Three themes from US steelmakers’ Q2 2022 earnings calls
Executives at major flat-rolled steel producers in the United States discussed three common themes during their companies’ earnings calls for the second quarter of 2022, sharing views on a potential recession, affects from recent government policy changes and trends in steel raw materials
Executives at US Steel, Nucor Corp, Steel Dynamics Inc (SDI) and Cleveland-Cliffs Inc offered mixed opinions on the economic outlook.
“Let’s face it, there’s a lot of uncertainty — some people say more uncertainty than ever before,” US Steel chief executive officer David Burritt said during the company’s earnings call on Friday July 29. “I’m not so sure that’s true, but we do know that these are different times — challenging times — and we need to make sure that what we say we’re going to do, we do, and that’s something that we haven’t always been able to say.”
When asked about future investments, Burritt said: “We’re going to let the economy tell us what the solution is here, but don’t look for anything big anytime soon.”
Other executives seemed more optimistic.
While we recognize there is considerable economic uncertainty right now, demand appears stable and resilient across our key end-use markets
“While we recognize there is considerable economic uncertainty right now, demand appears stable and resilient across our key end-use markets,” Nucor chief financial officer Steve Laxton said during the company’s earnings call on Thursday July 21.
“All we can do, or all I can do, is look through the lens of our order book,” SDI president and CEO Mark Millett said during the company’s earnings call on July 21. “Order activity has remained pretty strong. There was a little softness in hot-rolled coil, and that’s rebounding... There seems to be a cloud out there... [but] through our order book, we don’t see it.”
Economic factors that are typically considered headwinds could be a boon for end markets such as automotive, according to Cliffs chairman, president and CEO Lourenco Goncalves.
“As we read through the current economic conditions in the country, which include 40-year-high inflation levels and rising interest rates yet consistently low unemployment, we have all the ingredients for the dynamics of the past two years to shift in our favor,” he said during the company’s earnings call on Friday July 22. “It has been over two years of construction outpacing automotive, but that’s no longer the case.”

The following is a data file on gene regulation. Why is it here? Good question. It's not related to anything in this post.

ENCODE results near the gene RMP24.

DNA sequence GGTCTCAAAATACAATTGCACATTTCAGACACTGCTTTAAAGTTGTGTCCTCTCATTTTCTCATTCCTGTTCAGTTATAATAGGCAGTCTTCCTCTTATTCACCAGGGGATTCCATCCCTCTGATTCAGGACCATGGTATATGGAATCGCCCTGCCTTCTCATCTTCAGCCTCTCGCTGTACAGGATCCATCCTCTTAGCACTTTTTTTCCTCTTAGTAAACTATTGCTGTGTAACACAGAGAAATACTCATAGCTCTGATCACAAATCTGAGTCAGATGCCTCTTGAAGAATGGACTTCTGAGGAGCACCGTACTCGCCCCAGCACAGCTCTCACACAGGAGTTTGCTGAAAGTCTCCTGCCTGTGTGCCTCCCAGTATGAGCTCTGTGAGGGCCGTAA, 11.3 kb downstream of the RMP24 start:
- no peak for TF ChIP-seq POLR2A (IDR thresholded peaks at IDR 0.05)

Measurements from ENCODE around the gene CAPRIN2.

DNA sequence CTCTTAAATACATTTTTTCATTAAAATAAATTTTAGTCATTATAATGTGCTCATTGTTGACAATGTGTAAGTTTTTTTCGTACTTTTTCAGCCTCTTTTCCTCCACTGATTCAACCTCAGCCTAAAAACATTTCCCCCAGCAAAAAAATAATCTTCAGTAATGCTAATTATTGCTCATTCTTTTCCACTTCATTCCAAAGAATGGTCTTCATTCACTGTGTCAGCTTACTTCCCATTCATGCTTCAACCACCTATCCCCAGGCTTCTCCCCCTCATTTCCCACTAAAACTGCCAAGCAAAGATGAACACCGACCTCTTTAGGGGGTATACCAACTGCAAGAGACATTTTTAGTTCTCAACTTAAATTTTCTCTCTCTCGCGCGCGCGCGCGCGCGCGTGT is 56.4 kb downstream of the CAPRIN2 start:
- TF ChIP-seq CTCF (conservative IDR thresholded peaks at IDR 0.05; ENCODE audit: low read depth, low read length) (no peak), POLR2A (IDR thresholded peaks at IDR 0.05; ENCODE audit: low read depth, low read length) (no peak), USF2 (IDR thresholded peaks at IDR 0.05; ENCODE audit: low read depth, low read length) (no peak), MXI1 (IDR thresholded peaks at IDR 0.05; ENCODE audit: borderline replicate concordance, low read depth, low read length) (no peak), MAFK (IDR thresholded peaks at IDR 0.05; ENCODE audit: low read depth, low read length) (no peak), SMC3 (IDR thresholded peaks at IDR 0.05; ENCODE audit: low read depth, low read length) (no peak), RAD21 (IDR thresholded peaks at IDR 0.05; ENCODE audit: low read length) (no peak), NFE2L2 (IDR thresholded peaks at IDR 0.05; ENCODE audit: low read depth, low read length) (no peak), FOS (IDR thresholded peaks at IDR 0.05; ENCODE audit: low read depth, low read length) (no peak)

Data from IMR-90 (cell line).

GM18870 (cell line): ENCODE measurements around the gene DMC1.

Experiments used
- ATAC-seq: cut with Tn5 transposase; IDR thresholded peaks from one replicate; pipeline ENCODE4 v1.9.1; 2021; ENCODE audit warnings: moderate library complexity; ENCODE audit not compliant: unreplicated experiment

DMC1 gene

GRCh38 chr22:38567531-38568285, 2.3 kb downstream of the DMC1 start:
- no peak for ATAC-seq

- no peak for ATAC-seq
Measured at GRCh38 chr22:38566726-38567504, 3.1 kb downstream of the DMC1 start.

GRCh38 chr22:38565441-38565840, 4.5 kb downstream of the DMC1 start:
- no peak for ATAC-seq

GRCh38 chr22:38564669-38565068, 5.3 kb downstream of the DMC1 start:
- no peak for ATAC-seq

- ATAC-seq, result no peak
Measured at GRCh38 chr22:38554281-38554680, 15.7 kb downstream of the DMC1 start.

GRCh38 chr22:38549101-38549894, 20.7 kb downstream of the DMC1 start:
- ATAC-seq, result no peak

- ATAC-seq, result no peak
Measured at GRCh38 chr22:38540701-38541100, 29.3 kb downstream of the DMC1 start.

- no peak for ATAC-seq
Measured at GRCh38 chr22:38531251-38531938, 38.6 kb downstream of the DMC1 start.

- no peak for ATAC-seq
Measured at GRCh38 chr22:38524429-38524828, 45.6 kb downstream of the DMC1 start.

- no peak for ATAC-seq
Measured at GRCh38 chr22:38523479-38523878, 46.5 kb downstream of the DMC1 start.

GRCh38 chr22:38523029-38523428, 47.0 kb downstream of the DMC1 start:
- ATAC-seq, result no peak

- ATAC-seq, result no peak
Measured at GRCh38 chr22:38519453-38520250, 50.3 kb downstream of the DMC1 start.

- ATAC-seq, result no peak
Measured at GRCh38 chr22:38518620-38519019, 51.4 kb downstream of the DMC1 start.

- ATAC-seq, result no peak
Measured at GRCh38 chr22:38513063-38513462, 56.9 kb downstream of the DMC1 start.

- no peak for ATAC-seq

Fastmarkets’ daily steel hot-rolled coil index, fob mill US was calculated at $41.05 per hundredweight ($821 per short ton) on Friday August 5, down by 56.33% from $94 per cwt a year prior.
The executives discussed the impacts from recent government spending packages for semiconductor chip manufacturing and infrastructure.
The CHIPS and Science Act - a $280-billion bill that supports reshoring production of microchips and other manufactured components to compete with China - passed the Senate on July 27 and is now being considered by the House of Representatives.
“Alleviating the semiconductor bottleneck is critically important, and it’s taken longer than anybody imagined, and it’s still going to take longer,” Burritt said. “There’s a lot to be done, but we’ve seen in auto consistent order entry rates across the diversified domestic and foreign [original equipment manufacturers], and this steady pace of pull has allowed us to use some auto-oriented assets to service other pockets of accelerating demand to optimize loading.”